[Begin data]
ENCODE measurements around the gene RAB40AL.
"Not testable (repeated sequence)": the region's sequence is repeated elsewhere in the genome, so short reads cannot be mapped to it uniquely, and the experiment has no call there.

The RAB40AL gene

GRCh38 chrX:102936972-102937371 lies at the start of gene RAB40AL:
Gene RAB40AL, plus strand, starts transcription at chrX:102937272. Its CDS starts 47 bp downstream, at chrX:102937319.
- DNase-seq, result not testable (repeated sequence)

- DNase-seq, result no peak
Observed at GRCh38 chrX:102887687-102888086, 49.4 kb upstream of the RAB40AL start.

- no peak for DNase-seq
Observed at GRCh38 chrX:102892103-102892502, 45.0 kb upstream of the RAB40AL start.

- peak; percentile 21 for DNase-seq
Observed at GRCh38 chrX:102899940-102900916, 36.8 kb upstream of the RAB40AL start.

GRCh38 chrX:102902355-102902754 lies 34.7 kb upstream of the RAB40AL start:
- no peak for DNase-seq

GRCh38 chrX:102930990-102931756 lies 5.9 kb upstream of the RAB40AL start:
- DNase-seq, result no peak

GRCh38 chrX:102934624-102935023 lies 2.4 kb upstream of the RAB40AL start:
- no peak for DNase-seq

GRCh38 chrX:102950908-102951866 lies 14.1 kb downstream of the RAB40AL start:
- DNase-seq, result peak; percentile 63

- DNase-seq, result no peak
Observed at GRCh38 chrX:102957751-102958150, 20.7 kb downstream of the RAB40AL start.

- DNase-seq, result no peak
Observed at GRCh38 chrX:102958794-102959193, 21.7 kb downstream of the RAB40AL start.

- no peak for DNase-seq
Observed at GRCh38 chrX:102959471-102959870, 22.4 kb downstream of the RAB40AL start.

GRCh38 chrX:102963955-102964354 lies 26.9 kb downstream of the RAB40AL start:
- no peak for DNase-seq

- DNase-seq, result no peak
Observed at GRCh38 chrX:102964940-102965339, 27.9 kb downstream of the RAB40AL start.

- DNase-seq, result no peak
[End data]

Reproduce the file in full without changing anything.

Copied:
ENCODE measurements around the gene RAB40AL.
"Not testable (repeated sequence)": the region's sequence is repeated elsewhere in the genome, so short reads cannot be mapped to it uniquely, and the experiment has no call there.

The RAB40AL gene

GRCh38 chrX:102936972-102937371 lies at the start of gene RAB40AL:
Gene RAB40AL, plus strand, starts transcription at chrX:102937272. Its CDS starts 47 bp downstream, at chrX:102937319.
- DNase-seq, result not testable (repeated sequence)

- DNase-seq, result no peak
Observed at GRCh38 chrX:102887687-102888086, 49.4 kb upstream of the RAB40AL start.

- no peak for DNase-seq
Observed at GRCh38 chrX:102892103-102892502, 45.0 kb upstream of the RAB40AL start.

- peak; percentile 21 for DNase-seq
Observed at GRCh38 chrX:102899940-102900916, 36.8 kb upstream of the RAB40AL start.

GRCh38 chrX:102902355-102902754 lies 34.7 kb upstream of the RAB40AL start:
- no peak for DNase-seq

GRCh38 chrX:102930990-102931756 lies 5.9 kb upstream of the RAB40AL start:
- DNase-seq, result no peak

GRCh38 chrX:102934624-102935023 lies 2.4 kb upstream of the RAB40AL start:
- no peak for DNase-seq

GRCh38 chrX:102950908-102951866 lies 14.1 kb downstream of the RAB40AL start:
- DNase-seq, result peak; percentile 63

- DNase-seq, result no peak
Observed at GRCh38 chrX:102957751-102958150, 20.7 kb downstream of the RAB40AL start.

- DNase-seq, result no peak
Observed at GRCh38 chrX:102958794-102959193, 21.7 kb downstream of the RAB40AL start.

- no peak for DNase-seq
Observed at GRCh38 chrX:102959471-102959870, 22.4 kb downstream of the RAB40AL start.

GRCh38 chrX:102963955-102964354 lies 26.9 kb downstream of the RAB40AL start:
- no peak for DNase-seq

- DNase-seq, result no peak
Observed at GRCh38 chrX:102964940-102965339, 27.9 kb downstream of the RAB40AL start.

- DNase-seq, result no peak